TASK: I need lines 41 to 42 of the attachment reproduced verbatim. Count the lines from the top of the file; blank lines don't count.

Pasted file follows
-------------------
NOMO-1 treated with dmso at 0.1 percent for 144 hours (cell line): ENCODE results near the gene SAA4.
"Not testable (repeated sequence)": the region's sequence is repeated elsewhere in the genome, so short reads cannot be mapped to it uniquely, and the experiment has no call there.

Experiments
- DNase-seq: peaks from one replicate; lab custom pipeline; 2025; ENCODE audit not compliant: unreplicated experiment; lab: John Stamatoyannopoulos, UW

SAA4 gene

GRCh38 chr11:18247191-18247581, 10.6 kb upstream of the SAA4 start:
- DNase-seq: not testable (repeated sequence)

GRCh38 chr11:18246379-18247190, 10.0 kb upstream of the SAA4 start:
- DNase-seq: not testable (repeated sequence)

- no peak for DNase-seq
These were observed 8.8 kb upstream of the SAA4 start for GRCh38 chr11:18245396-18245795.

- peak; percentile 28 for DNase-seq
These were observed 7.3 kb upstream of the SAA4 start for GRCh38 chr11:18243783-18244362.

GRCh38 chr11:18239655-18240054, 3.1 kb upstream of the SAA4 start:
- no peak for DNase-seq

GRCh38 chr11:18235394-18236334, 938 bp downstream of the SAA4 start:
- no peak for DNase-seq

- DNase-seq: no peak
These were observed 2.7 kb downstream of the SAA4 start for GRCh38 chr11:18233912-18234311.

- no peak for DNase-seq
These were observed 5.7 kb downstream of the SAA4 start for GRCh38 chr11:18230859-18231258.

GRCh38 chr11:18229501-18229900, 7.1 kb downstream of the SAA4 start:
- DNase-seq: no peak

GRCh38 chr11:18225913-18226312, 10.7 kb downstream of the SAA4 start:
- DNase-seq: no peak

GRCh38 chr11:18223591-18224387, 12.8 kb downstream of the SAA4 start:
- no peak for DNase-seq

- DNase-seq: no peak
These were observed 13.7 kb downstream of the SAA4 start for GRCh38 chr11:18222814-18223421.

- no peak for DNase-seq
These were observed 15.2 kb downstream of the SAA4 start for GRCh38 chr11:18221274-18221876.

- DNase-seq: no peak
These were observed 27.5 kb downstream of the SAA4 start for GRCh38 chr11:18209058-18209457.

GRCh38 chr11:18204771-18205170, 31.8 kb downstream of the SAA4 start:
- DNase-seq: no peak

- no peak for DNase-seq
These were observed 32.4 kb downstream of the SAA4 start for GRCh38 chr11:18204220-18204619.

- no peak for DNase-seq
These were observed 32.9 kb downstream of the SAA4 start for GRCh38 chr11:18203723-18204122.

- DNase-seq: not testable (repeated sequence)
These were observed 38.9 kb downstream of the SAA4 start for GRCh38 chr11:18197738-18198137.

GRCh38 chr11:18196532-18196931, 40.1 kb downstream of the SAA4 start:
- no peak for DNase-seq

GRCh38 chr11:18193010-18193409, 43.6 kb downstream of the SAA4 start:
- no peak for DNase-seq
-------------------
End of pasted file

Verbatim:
These were observed 38.9 kb downstream of the SAA4 start for GRCh38 chr11:18197738-18198137.

GRCh38 chr11:18196532-18196931, 40.1 kb downstream of the SAA4 start: